And so it wasn’t a bad dream …
Michael Noonan announced funding last week for this white elephant project. Details are fairly scant at the moment, but it seems that the bridge will run from Arthur’s Quay Park over to the weir and then towards Merchant’s Quay. Through various articles I’ve read in the last week, it seems that €3 million will be spent almost immediately, so that probably means they are going for detailed design before applying for planning. That’s a lot of money for local consultants. According to Noonan another €3 million will be spent in 2016, and if an article in The Sunday Business Post is accurate the total spend could be in the region of €16 million.
That so much public money could be thrown at a completely unnecessary infrastructural project is indeed a scandal and I hope that local politicians and media will see it as such. This will be of marginal benefit to the city – and that’s being extremely kind to it. Seemingly, it has been dreamed up by a city official rather than recommended by any expert group. Nor is it contained in any City Council plan. That this project should be given up to €16 million ahead of long-awaited, much needed projects which would be of vastly greater benefit to the city is really something that we should be up in arms over.
Limerick City Council is trying to pretend that it is part of Limerick 2030, but it’s clearly not. I wrote the following beneath an article which dealt with this and the demolition of Sarsfield House that appeared in The Limerick Chronicle during the week.
“The ‘footbridge’ was never part of the Limerick 2030 plan, so let’s not pretend that it was. Limerick 2030 was a well researched document put together by experts which set out an ambitious vision for Limerick City. In contrast, the footbridge was dreamt up by city officials and there is no case to be made for it. If anything, the developments proposed under Limerick 2030 completely negate any argument for this footbridge as the demolition of Sarsfield House and the remodelling of Arthur’s Quay will create a linear park along the bank of the Shannon River, and a clear route towards Nicholas Street, King John’s Castle and the medieval part of Limerick City.
The footbridge has not been looked for by anybody in Limerick, it is not included in any plan by Limerick City & County Council, and it is not endorsed by any experts. It would be a travesty if we allow major, multi-million euro (€16 million according to The Sunday Business Post) infrastructural projects that have very marginal benefit, and which more than likely will do significant damage to the city, to proceed on the basis of solo runs by city officials who are not qualified to make these decisions and are answerable to nobody except the city manager.”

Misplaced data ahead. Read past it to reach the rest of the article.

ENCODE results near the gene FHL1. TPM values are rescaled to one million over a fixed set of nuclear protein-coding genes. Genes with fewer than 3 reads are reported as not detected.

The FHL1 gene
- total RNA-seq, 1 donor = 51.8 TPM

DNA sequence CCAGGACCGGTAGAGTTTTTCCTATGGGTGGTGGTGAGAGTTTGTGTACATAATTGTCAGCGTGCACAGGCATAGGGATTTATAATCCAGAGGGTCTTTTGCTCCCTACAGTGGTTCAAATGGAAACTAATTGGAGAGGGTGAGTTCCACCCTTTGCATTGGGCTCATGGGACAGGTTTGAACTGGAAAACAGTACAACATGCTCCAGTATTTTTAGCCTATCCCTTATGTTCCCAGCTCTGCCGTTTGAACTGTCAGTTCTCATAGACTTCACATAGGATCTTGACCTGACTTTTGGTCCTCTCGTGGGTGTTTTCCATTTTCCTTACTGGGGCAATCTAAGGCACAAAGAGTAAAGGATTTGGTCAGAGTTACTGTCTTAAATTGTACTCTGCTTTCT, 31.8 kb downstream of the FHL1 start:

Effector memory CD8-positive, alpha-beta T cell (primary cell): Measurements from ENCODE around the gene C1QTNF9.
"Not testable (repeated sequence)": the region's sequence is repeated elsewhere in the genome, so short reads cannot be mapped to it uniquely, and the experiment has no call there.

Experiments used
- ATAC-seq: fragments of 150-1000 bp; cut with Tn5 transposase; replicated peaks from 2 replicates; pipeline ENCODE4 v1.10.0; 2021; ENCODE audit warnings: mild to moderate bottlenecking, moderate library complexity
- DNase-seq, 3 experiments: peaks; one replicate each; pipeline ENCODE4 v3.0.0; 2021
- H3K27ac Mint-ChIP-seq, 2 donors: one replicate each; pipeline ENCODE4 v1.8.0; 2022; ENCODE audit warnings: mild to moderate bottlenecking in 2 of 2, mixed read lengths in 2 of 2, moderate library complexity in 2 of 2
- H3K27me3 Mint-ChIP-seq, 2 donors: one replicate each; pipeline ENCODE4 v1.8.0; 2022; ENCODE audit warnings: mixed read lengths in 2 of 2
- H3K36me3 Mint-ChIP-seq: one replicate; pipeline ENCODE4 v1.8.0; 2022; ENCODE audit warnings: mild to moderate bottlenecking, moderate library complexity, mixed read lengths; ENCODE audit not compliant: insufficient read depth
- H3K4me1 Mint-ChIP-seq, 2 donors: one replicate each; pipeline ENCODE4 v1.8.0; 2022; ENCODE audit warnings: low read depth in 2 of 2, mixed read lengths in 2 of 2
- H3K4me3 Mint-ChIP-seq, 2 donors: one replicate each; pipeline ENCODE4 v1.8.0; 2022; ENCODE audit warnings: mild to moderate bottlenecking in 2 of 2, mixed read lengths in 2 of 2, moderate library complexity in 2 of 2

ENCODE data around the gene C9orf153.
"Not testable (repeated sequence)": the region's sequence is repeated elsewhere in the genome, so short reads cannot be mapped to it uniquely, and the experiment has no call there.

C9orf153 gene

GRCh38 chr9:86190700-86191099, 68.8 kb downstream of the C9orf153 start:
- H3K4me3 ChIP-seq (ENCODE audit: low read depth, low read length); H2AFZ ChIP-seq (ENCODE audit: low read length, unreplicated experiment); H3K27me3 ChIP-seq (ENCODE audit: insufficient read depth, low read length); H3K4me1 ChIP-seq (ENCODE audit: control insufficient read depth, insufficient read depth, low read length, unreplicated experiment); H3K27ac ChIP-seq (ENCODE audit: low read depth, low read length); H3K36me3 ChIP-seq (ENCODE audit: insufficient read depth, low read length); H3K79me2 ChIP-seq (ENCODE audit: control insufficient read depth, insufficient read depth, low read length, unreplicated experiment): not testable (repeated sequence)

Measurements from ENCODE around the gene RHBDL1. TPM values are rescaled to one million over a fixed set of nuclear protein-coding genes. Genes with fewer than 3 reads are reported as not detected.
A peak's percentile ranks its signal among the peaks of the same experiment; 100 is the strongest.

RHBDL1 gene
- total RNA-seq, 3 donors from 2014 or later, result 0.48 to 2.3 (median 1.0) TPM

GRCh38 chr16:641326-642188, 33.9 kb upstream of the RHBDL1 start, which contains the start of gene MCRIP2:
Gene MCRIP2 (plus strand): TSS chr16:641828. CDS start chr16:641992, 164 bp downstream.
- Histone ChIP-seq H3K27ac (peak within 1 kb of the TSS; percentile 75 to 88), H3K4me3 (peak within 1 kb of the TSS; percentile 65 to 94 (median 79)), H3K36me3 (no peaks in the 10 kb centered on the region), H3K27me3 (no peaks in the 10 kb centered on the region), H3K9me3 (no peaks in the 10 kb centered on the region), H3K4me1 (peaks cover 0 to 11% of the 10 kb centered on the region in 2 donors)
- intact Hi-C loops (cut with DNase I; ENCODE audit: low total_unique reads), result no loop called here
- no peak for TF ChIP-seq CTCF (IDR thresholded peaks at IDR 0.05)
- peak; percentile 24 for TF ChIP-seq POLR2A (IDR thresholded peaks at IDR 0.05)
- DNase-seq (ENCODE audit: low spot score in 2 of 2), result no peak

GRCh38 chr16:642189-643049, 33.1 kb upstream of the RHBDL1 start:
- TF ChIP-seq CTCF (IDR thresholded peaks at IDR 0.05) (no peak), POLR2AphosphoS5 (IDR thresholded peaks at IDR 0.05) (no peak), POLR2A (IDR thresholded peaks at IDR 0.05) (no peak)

The Sunday Business Post article (19th October 2014) has the most detail on the proposal, but the utterances coming from city hall (presumably from Pat Daly, Economic Development and Planning director) and Fáilte Ireland are disingenuous, deceitful and patronising.
Noonan grants €6m for bridge on his own turf
One of Minister for Finance Michael Noonan’s budget surprises was a €6 million grant for a pedestrian bridge for his native Limerick City.
It will stretch over the Shannon for 100 metres, allowing people to walk from Arthur’s Quay to King John’s Castle in the medieval quarter to the city’s commercial core at Arthur’s Quay.
Although the footbridge was not included in Noonan’s budget speech or in the main budget documentation, he made sure to announce it to his local newspaper, the Limerick Leader, afterwards.
The project is backed by Fáilte Ireland, which sees it as a way of increasing the attractiveness of Limerick City to tourists. A Fáilte Ireland spokesman said it would have a “wow factor” and would link up several tourist attractions within walking distance. It is intended to be a way of promoting the city to tourists flying into Shannon Airport to drive on the Wild Atlantic Way.
Limerick Council also pushed the case for the footbridge on the grounds of social regeneration. It will provide a further connection to the St. Mary’s Park estate in King’s Island, which is one of the poorest parts of the city.
According to a business case drawn up by the council, the footbridge will cost between €7.5 million and €16 million, so private donations will be required. However, the council has pledged to make up any shortfall.
A council spokeswoman said it hoped to go to tender by the end of the year for the design process for the footbridge.
It seems that a lot of money will be thrown at this before we get a chance to make our voices known at the planning stage. No doubt Limerick City & County Council will grant permission to itself (under Part 8 of the Planning & Development Act) so it will be necessary to make an appeal to An Bord Pleanála, but unfortunately a lot of money will have been thrown down the drain before then.
This photo was released by Laura Ryan of Limerick City & County Council on Twitter on Tuesday 21st October.